One of the goals of the North River Collaborative this summer is to take something visual and make it real. Rather than look at the Appalachian Trail from the pixels of a computer screen, Dave hopes to get the kids actually on the trail. He is hoping to get his team out to Western Mass and set foot to trail, for what could be their longest walk yet.

Runners and walkers alike know there is a certain camaraderie inherent in our sport. There is always an indescribable feeling amongst those that are part of a fundraising team or are long time members of a club. There is always the common goal: to get better. Goals often differ from person to person, but sharing them amongst teammates is a feeling everyone can relate to.

When the North River Collaborative came in together there was a visible bond. Anyone in the room could see the connection the kids had not only with each other, but also with Dave, Amanda, and Ann. The challenge helped to create a team atmosphere. The team was walking as part of something shared among runners and walkers from all over the state. Like many other Winter Warriors, they checked to see where they stacked up against the fellow challengers. And like many others, they were very impressed by overall winner Brian Tjersland’s mileage.

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Dave Ash, the group’s fearless leader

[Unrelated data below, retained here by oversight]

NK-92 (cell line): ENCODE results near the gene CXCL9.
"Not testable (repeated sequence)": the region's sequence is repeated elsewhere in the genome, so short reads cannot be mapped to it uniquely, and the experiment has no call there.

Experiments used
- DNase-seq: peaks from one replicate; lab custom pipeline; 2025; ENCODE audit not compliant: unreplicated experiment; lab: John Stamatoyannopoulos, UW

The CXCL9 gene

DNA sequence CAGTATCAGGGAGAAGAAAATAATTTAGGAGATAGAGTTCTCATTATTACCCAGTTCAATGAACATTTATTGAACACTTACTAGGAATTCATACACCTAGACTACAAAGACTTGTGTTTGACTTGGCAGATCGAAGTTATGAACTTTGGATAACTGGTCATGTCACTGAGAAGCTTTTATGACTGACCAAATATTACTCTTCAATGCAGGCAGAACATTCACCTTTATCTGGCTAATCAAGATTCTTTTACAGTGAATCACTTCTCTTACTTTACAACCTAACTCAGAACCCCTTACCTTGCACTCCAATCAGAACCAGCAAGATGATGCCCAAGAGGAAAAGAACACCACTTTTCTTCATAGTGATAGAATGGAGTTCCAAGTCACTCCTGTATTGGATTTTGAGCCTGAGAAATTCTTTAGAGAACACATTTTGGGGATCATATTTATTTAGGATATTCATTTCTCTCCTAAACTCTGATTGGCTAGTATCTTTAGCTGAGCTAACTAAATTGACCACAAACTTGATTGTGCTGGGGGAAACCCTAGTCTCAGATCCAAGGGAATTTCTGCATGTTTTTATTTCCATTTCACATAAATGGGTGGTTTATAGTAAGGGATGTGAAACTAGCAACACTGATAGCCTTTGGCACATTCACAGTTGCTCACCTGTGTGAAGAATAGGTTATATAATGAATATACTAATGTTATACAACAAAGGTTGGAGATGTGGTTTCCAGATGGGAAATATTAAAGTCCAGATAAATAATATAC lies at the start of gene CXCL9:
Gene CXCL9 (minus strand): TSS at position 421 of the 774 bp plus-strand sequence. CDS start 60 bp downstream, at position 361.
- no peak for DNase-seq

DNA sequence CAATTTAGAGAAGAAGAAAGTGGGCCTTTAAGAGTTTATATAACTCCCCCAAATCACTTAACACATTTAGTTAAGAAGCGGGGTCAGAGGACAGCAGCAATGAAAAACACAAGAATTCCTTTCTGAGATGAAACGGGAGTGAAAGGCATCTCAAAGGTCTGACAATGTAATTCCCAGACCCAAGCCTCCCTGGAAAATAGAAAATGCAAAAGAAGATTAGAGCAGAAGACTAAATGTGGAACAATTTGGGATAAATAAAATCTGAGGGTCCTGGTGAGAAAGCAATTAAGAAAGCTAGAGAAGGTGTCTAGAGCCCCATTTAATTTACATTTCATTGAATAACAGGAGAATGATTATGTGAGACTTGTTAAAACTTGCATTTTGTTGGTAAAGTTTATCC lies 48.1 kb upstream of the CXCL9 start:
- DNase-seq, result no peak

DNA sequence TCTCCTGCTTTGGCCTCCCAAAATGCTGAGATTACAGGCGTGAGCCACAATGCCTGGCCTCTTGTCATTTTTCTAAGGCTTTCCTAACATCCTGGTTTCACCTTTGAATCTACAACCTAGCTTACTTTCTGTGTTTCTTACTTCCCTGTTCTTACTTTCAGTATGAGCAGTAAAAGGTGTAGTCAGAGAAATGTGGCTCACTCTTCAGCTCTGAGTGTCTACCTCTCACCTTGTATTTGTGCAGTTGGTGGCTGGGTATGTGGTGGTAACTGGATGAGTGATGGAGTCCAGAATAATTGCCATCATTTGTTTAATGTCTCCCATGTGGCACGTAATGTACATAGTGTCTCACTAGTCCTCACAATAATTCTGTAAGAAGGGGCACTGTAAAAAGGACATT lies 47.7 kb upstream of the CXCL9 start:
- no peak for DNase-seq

The goal of something real culminated this past week in our Norwell Store. The kids came in for the same prize as the rest of the Winter Warriors: shirts with their names on the back. To an outsider that may sound funny, but to anyone who put in the miles, they know the feeling of grabbing that shirt with your name on it. It’s about seeing your name next to those who worked alongside you every step. Celebrating the memories you created in the process. It’s about seeing what you worked for in your hands. Something you can hold. Something real.

And what better way to signify a team than to have matching shirts?

After a challenge like that there is always a moment of levity that leaves you unsure of what to do next. Do you continue or find something else? Time to rest or push on? Many of us will continue on into spring races, marathons, halfs, track meets, etc. There is one thing you can be sure of as you’re out putting the miles in this summer: the kids from the North River Collaborative, along with Dave, Amanda, and Ann, will be out there walking.